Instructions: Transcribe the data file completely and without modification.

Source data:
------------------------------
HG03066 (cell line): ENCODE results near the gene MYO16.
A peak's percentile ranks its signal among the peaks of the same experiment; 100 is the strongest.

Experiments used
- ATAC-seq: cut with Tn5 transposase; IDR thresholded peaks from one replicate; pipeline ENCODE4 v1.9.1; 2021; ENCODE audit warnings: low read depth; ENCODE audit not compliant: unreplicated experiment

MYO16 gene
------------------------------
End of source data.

HG03066 (cell line): ENCODE results near the gene MYO16.
A peak's percentile ranks its signal among the peaks of the same experiment; 100 is the strongest.

Experiments used
- ATAC-seq: cut with Tn5 transposase; IDR thresholded peaks from one replicate; pipeline ENCODE4 v1.9.1; 2021; ENCODE audit warnings: low read depth; ENCODE audit not compliant: unreplicated experiment

MYO16 gene